It is set under the Big Top of Benzini Bros' colourful travelling circus in pre-Depression 1931 America, where its charismatic founder August (Christoph Waltz) struggles to balance the books. His orphaned pert, plucky wife Marlena (Reese Witherspoon) is his 'star attraction', the show- stopping headliner and key revenue stream.
His beautiful wife owes everything to him, and appears content to put up with unpredictable outbursts of sadistic violence, but this is not all August is capable of. As the steam train rattles through the night to the next town, August's sinister cost-cutting enforcers prowl the train, targeting superfluous employees to throw off.
Running away from personal tragedy, after the loss of his parents in an automobile accident results in financial destitution, and the abandonment of his final year of vetinerary studies at Cornell University, Jacob (Robert Pattinson) boards the circus train. His skilful negotiation of carriage thuggery, a treacherous, mercurial boss, and cages full of wild animals, using his indispensable veterinary skills, is a compelling narrative thread.
His attraction to Marlena glitters in Witherspoon's sequins, and August's watchful eyes. However, the real, sinuous chemistry which is a joy to watch is not between the forbidden lovers, but Pattinson's tangible affection for and protection of a new arrival, Rosie the elephant. Both Jacob's loves are targets of August's violence.
Unlikely menages a trois then abound: Jacob, Marlena and August (dared on by the latter); Jacob, Marlena and Rosie (she rides both eventually), and Jacob, his white faced, knife-carrying dwarf carriage and a jack russell.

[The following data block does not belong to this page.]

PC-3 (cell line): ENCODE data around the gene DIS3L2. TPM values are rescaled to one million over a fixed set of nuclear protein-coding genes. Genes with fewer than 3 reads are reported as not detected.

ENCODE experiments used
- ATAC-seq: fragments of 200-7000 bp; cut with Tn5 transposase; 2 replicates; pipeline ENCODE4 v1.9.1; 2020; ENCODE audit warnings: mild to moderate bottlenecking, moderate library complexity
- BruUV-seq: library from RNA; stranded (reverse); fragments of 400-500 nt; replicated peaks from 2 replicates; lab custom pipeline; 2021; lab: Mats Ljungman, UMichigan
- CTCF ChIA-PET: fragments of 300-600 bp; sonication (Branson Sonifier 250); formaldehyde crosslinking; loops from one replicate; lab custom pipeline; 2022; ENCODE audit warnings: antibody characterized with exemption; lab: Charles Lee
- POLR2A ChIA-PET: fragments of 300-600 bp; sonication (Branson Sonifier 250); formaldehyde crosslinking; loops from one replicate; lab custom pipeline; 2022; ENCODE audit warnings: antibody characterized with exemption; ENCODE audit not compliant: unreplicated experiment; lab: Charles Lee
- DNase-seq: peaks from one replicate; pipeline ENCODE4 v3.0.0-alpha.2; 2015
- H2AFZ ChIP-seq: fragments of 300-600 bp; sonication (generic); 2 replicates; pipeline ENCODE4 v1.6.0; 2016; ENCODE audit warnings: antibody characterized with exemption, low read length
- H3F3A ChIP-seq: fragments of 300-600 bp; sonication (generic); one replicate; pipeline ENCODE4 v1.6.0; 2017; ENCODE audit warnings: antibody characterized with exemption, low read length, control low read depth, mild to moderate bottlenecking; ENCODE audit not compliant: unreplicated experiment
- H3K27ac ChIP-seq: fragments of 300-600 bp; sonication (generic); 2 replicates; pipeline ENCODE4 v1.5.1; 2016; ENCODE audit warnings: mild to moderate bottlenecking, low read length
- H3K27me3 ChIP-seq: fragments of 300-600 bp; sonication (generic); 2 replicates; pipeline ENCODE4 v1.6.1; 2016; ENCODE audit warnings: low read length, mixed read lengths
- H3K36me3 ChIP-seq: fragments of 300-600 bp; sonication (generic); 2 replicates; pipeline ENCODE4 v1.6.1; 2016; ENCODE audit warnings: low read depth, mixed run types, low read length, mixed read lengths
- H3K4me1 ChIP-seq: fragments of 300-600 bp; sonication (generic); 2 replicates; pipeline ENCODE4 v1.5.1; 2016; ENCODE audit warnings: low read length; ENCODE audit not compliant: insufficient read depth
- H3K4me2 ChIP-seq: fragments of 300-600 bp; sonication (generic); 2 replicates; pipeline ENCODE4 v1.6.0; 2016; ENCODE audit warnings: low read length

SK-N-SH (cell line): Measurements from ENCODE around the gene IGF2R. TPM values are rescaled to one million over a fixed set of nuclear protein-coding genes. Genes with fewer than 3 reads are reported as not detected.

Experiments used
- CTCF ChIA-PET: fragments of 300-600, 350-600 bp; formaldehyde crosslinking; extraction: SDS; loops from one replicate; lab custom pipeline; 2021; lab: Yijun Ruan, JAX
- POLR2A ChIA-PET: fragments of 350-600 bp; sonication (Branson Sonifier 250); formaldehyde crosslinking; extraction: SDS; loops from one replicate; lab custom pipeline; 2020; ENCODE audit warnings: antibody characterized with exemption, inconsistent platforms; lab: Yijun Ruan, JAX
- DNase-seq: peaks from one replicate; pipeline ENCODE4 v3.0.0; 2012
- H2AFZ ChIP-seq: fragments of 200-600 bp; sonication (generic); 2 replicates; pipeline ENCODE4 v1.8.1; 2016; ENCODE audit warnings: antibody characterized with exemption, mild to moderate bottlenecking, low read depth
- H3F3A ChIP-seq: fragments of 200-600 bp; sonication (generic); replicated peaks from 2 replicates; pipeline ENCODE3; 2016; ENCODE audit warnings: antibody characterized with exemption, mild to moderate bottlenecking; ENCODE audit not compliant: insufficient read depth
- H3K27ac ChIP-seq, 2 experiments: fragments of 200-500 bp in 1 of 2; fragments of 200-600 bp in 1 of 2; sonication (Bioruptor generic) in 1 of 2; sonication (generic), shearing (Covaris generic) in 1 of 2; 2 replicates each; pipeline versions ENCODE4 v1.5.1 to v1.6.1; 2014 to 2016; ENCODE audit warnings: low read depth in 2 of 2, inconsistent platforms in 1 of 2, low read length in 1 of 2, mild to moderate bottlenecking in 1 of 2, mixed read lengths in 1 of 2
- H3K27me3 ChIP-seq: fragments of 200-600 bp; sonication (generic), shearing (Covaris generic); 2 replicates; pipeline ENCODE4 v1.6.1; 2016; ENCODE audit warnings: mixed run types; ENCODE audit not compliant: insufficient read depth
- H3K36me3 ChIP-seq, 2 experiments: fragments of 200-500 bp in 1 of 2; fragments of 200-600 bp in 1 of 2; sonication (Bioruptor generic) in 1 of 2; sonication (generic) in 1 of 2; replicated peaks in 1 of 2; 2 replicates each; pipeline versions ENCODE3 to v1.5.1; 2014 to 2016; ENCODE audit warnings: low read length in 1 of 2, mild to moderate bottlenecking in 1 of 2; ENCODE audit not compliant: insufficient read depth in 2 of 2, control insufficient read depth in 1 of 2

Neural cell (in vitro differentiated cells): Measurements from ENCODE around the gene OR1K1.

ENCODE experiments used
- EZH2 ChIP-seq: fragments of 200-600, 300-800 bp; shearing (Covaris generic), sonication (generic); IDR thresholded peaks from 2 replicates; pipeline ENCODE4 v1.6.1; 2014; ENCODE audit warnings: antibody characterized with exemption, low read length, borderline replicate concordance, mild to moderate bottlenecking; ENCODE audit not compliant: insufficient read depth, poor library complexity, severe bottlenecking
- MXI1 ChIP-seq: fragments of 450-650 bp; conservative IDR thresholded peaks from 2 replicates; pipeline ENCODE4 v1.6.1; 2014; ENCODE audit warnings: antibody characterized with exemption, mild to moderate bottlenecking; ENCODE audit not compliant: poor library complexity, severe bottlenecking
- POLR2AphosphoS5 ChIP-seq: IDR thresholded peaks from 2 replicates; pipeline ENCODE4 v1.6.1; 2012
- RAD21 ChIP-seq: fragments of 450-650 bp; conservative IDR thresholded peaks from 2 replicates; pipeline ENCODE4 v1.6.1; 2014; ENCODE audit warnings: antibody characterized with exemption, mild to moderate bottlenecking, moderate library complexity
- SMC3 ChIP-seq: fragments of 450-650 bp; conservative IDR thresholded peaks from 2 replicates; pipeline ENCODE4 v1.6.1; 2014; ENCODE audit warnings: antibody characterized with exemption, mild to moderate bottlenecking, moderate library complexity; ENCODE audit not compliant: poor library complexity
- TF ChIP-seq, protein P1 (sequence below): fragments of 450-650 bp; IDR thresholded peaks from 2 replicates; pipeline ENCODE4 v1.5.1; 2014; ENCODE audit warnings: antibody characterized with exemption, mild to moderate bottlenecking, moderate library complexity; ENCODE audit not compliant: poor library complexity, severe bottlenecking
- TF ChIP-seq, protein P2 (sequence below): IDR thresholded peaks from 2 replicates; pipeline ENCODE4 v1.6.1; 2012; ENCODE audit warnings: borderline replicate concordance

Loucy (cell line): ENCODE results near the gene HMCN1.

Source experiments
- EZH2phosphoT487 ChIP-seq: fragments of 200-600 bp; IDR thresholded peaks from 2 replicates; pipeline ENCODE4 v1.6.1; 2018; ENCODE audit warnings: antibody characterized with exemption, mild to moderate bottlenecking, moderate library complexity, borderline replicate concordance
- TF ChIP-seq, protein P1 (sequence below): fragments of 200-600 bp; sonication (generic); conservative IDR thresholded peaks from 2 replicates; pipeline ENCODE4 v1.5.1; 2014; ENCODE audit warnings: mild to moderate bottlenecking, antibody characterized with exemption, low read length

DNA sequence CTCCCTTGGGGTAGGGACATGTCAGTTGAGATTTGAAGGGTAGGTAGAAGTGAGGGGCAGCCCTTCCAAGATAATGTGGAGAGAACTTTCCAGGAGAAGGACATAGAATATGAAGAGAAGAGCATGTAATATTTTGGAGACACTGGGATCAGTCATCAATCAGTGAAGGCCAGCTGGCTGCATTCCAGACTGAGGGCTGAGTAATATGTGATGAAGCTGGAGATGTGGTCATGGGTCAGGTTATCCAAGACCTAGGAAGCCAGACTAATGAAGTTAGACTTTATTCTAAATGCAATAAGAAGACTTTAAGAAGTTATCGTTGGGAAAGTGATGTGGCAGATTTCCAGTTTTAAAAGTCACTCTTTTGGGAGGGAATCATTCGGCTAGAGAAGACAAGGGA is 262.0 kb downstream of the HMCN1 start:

The film is full of absurdities: 'Bring Rosie to my tent, but don't tell anyone', Marlena tells Jacob, or August calling Marlena (a silk-gowned vision) a 'common type' but such is the beauty of the production, they are quickly forgotten. The hardest thing to believe is that on the strength of the batsqueak of sexual attraction between Pattinson and Witherspoon - in sex scenes they look quite uncomfortable - that the story ends with a lifelong union between them, attested to by a reminiscing, rheumy-eyed Hal Holbrook as aged Jacob. However, a recent TV chat show reminded Witherspoon and Pattinson that in a previous production, they had played mother and son.
All the leads are watchable, and the open-mouthed delight of the crowds at the circus' arrival, setting up and performance will be shared by many viewers. It's good to see Robert Pattinson with some colour in his cheeks.